In her review of Orkney’s mental health provision in 2017, Professor Linda Gask classified the need for increased capacity in child and adolescent mental health services as “urgent”. With an increase in referrals, the pressure on the local CAMHS team has only intensified since then. I am also aware of specific concerns in relation to the availability of support for people who are affected by eating disorders. Will the minister therefore undertake to work with the local NHS board to ensure that any existing gaps in CAMHS and the wider mental health team are filled as soon as possible?

Following my exchange with Clare Haughey last November, will ministers also review the issue of patient transfers to the Royal Cornhill hospital, which now requires staff—including CAMHS staff—to travel from Orkney, which impacts on scheduled appointments and puts additional pressure on an already stretched service?

Long waiting times for CAMHS treatment and support are unacceptable, so I thank Liam McArthur for raising that particularly important point. We expect all health boards to deliver the standard of 90 per cent of patients being seen within 18 weeks of referral. The Scottish Government is working with NHS Orkney to agree its annual operational plans, including how it will deliver the standard.

The member mentioned transfers to the Royal Cornhill hospital. Of course, the service level agreement on that is a matter for the two health boards. NHS Grampian has confirmed to officials that it has adequate mental health nursing capacity for provision of services.

However, the Scottish Government expects health boards to meet their service level agreements and to ensure appropriate provision of mental health services for residents. I understand that NHS Orkney and NHS Grampian are reviewing the service level agreement, which will be an opportunity to address the issue of patient transfers. The Minister for Mental Health has asked officials to look at the matter further. The minister is aware of the issues around Cornhill, and I am sure that she will be content to discuss the matter further with the member.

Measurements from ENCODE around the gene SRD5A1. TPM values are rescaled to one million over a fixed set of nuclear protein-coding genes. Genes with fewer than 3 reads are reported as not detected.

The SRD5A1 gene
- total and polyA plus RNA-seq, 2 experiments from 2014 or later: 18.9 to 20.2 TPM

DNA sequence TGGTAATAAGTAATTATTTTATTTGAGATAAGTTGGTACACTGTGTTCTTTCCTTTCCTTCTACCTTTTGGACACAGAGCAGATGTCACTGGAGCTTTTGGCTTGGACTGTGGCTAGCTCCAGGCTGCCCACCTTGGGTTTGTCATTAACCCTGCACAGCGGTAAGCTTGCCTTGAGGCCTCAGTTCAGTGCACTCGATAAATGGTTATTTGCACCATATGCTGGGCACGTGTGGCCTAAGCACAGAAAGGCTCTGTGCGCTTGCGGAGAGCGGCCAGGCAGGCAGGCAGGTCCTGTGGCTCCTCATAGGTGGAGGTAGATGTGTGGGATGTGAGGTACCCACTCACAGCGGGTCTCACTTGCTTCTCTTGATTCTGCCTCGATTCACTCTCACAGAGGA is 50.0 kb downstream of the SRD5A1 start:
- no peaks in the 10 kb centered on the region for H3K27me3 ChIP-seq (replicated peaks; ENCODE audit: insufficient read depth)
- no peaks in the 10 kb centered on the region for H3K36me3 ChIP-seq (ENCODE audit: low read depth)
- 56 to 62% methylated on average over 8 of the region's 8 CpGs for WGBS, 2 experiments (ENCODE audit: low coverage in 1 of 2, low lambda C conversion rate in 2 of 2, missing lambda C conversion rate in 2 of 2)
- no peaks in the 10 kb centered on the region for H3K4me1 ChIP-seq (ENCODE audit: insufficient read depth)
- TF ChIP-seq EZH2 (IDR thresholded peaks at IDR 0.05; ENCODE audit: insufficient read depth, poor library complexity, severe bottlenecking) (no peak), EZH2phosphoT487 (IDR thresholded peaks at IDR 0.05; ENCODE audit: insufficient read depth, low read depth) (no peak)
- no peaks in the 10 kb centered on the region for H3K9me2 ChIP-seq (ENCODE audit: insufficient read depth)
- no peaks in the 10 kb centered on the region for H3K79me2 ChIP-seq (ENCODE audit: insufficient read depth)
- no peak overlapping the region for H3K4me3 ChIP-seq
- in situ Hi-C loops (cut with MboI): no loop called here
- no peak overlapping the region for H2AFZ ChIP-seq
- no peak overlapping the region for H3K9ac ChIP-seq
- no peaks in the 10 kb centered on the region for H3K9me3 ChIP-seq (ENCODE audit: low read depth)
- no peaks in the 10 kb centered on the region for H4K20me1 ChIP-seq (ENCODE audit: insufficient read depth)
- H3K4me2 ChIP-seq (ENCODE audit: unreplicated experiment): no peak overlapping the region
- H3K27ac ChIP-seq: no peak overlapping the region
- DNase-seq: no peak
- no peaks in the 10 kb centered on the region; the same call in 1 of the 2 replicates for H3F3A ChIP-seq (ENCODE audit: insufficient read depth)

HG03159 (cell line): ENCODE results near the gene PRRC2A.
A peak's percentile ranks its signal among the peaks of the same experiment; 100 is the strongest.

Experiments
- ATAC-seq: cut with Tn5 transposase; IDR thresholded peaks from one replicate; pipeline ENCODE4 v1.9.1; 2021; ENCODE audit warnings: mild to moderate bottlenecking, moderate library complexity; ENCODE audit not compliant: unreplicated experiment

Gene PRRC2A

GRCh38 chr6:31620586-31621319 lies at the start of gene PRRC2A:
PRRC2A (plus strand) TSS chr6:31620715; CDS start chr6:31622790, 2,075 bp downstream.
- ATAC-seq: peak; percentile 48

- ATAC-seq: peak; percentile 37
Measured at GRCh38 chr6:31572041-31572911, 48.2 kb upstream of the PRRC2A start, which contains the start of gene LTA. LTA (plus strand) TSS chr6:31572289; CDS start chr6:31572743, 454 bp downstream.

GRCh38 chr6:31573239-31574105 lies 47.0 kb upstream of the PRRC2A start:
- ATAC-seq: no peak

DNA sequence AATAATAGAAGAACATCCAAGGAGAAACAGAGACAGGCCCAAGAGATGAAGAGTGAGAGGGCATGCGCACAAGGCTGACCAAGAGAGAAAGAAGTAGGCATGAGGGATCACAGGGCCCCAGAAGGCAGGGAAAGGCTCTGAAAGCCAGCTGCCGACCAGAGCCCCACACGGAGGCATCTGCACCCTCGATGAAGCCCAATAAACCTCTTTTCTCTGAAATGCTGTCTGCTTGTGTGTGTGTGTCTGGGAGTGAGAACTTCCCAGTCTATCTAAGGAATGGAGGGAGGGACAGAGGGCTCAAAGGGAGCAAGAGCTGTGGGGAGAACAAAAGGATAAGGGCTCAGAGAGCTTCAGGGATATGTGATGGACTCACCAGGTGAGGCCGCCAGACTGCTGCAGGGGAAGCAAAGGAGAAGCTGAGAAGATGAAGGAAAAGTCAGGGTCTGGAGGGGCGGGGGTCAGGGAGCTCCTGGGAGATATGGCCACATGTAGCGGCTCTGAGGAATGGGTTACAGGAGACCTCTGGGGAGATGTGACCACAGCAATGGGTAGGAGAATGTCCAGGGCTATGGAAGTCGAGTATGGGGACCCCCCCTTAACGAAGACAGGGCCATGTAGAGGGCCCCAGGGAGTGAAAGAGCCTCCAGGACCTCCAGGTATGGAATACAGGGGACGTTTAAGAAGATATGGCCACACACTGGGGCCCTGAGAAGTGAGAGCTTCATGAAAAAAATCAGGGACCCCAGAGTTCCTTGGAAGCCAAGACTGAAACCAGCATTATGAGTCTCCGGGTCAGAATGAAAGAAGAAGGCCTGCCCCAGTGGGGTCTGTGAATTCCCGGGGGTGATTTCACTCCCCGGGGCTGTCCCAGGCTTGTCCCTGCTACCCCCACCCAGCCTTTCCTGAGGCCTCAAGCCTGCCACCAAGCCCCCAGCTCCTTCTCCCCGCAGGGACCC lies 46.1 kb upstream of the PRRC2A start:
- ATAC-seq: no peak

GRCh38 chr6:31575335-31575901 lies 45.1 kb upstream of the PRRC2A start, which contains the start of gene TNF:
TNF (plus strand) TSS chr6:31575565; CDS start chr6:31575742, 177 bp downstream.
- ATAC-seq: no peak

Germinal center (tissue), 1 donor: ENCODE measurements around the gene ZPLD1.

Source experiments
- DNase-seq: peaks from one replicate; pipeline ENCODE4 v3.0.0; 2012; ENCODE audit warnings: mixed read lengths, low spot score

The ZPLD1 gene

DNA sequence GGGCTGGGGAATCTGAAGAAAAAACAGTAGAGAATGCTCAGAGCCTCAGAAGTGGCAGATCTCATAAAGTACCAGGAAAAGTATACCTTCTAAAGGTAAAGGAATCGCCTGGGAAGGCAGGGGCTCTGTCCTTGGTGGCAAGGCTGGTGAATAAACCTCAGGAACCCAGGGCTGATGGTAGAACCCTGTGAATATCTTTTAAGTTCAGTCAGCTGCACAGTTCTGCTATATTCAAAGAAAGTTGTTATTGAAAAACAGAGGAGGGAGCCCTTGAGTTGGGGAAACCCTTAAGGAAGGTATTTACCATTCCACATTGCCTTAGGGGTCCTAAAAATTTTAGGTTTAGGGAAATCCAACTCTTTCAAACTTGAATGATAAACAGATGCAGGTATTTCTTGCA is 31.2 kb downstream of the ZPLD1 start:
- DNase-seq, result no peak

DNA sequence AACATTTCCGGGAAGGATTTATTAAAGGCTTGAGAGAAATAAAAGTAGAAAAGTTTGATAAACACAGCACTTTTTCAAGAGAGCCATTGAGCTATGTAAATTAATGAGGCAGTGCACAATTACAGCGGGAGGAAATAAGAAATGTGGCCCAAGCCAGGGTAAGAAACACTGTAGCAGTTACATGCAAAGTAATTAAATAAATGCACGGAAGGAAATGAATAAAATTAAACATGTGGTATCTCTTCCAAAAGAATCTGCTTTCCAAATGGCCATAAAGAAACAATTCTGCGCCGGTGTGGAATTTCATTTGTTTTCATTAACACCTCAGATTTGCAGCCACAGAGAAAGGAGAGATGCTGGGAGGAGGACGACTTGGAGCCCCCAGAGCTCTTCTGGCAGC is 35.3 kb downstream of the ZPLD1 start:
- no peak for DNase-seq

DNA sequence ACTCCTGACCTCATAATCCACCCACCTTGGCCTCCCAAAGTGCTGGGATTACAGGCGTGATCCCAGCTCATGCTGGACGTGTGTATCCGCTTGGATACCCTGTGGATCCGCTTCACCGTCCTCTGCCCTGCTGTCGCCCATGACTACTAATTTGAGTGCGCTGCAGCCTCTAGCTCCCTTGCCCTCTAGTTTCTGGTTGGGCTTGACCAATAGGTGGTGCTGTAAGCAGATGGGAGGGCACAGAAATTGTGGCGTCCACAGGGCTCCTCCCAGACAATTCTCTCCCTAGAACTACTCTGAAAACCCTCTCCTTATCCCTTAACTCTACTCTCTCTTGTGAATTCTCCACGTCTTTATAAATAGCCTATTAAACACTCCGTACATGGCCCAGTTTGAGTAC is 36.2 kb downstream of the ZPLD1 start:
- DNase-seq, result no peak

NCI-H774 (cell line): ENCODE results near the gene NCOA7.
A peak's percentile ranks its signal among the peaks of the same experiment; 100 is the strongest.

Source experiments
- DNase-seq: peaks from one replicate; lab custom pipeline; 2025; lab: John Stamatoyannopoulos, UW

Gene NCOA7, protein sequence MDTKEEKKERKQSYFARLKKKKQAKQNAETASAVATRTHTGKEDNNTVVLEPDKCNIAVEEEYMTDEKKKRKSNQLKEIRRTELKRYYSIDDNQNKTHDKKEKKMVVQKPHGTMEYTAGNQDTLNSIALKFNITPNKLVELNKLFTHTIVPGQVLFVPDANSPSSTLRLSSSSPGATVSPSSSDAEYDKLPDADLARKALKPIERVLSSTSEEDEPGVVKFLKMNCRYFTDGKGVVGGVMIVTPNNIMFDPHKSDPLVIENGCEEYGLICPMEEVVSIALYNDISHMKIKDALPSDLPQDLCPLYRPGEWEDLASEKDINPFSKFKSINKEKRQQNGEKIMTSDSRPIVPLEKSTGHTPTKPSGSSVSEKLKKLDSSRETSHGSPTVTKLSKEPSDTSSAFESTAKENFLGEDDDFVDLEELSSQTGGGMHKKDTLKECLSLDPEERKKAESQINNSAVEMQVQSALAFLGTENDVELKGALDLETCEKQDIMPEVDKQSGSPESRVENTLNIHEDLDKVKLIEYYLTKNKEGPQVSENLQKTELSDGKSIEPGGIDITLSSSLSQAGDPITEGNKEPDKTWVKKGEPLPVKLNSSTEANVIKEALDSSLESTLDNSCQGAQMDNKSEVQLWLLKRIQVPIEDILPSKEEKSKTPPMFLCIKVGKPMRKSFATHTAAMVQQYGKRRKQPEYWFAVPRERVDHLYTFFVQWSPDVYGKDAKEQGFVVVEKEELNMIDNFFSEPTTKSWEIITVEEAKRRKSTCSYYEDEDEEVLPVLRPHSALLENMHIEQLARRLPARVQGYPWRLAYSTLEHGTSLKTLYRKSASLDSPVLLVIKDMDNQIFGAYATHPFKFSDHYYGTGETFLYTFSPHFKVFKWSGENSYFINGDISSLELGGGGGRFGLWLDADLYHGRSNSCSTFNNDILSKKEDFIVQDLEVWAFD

Falkirk Council (Housing)

To ask the Scottish Government when it last met Falkirk Council to discuss its plans for 1,000 new social and affordable homes by 2024. (S5O-03352)

Scottish Government officials last met Falkirk Council to discuss its affordable housing programme on 15 May 2019. I am pleased to say that we remain on track to meet our ambitious 50,000 target. We are proud of our record on delivering affordable homes in communities across Scotland, with more than 82,000 delivered since 2007. During the current session of Parliament, £50 million is being made available to Falkirk through the affordable housing supply programme, and that investment has already supported the delivery of 295 homes over the first two years of the programme.

In relation to housing delivery, beyond the current programme, we are committed to continuing to promote increased supply across all tenures and to build on our more homes Scotland approach. We are working with stakeholders to develop a shared vision for our homes and communities for 2040 and a longer-term approach to housing delivery that will help to make that vision a reality.

I join the minister in welcoming Falkirk Council’s ambitious plans. However, at a recent briefing from the council, I was informed that, according to the affordable housing supply programme benchmark, the council receives between £57,000 and £59,000 per unit, but registered social landlords in the Falkirk Council area receive up to £72,000 per unit for most areas and £74,000 for rural areas. Can the minister advise why there is unequal treatment of local authority housing services in relation to grants, tax and other forms of subsidy, when compared to the treatment of RSLs? Will he commit to reviewing the situation with a view to there being a fairer outcome, not just for local authorities but for tenants and, in particular, council tenants?